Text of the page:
Women need a basic financial sense. I notice this with women — and they are very high-achieving women — they get into the financial statements and they say, ‘Oh no, that’s not my thing.’

Lavis: It should be everybody’s thing.

Anderson-Martin: Even if it’s not your thing, go learn four things to say that sound like you know something.

Amy Spangler

Prime: Know your P&L (profit and loss) I’ve spent my whole career in succession and pipeline development internally and externally and participated with a lot with women and with research groups and we look at why women do not make it to the Fortune 100, Fortune 200, the C-Suites. Candidly, over 50 percent do not have direct P&L experience. I see women in executive positions and they seem to be in HR and marketing. Why are they not in finance? That typically is the root cause issue. Move around inside your company, or move around from industry to industry to get diverse experience. If I was a business owner, I wouldn’t put somebody running my business who hasn’t shaken the hand of a customer and asked for some money, who hasn’t run the operational side or hasn’t run the financial side.

Lavis: Some people don’t have the opportunity to move and shift into different areas. So if you want to be a business owner and don’t have the opportunity to move within the organization, go out and get the education.

Prime: Education is important, but what I do every day, education alone won’t get you in the door. But I agree with you, if you happen to be with a smaller organization, go get it somewhere else.


Hirko: I’ve talked to a lot of women about mentorship. How do you find good mentors and why is mentorship important?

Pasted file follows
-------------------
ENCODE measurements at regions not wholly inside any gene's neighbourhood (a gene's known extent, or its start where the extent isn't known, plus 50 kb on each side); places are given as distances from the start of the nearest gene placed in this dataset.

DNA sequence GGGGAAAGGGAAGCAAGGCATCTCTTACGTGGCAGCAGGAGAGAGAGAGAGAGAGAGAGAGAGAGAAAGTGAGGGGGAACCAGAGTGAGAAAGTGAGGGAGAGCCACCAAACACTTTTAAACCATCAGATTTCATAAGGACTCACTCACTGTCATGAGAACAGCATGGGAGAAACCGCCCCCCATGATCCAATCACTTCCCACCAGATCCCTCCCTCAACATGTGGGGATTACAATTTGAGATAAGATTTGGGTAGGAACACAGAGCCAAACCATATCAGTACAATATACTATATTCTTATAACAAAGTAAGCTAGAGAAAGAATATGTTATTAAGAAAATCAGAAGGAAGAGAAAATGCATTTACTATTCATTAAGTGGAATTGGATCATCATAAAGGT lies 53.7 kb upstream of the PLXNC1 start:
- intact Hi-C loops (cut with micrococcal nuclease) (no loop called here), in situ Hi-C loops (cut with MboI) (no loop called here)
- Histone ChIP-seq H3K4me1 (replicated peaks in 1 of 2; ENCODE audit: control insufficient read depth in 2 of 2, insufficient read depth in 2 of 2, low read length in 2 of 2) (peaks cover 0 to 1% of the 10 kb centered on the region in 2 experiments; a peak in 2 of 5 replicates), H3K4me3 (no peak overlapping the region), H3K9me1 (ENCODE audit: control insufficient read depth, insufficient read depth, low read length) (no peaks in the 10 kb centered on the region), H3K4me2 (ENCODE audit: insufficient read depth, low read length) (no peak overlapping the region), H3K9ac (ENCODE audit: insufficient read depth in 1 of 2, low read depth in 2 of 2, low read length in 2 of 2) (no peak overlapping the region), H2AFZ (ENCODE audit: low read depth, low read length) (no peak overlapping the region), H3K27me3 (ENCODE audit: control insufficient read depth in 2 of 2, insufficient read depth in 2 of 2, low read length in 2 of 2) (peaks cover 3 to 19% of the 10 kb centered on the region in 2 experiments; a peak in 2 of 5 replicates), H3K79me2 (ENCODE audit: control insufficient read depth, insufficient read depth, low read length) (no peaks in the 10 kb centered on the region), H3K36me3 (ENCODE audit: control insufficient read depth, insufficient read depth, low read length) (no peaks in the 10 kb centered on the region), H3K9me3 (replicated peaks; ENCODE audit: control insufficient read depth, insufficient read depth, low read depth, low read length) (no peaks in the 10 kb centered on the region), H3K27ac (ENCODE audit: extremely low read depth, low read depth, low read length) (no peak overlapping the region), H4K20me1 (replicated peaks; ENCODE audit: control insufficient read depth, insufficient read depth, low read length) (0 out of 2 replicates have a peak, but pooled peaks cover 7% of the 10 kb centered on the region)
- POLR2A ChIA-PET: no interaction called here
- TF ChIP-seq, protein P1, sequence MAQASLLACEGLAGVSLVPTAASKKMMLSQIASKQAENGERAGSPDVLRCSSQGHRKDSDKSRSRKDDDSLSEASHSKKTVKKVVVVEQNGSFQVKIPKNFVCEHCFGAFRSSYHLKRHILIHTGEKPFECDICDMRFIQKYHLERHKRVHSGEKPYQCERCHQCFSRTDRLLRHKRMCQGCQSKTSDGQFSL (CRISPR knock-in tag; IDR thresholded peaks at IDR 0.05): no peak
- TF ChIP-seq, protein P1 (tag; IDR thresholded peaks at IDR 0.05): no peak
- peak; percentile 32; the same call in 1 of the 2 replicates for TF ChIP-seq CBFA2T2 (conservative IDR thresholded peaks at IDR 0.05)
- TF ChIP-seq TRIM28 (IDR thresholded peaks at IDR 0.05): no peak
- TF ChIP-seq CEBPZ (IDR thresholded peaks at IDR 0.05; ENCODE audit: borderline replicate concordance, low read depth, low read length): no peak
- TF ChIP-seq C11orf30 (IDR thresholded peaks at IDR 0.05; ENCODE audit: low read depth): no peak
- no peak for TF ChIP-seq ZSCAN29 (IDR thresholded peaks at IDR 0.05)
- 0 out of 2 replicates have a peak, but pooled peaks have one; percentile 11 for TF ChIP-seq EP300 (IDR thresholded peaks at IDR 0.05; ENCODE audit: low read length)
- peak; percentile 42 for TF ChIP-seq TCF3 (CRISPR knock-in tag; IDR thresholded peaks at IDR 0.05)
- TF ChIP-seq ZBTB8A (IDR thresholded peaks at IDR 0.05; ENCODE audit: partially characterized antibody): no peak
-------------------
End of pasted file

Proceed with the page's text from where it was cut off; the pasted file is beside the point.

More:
Prime: A lot of people come to me looking for mentors. What I say instead is, ‘Tell me more about why are you asking for a mentor. What is it that you are looking to learn?’ I spend more time now on getting to know the individual and what I can help them with. And if it’s not me that can help them, I’m pretty sure I know somebody who can.

Huston: It’s really our responsibility. I have people say, ‘How can I get an advisory board? Let me help you create that.’ But it starts with you. Someone is not handing you an advisory board or mentors.

Anderson-Martin: When people say mentor, I think they usually mean, ‘I need someone to fix something about me.’ versus that day-to-day conversation. Some people are really good with the 14-point outline. If I walk away with six words (of advice), I’m good.

Click here to see a slideshow of photos from the roundtable.

Cathy Hirko
Cathy Hirko is Associate Publisher/Editorial Director for the Central Penn Business Journal and Lehigh Valley Business. Email her at chirko@bridgetowermedia.com.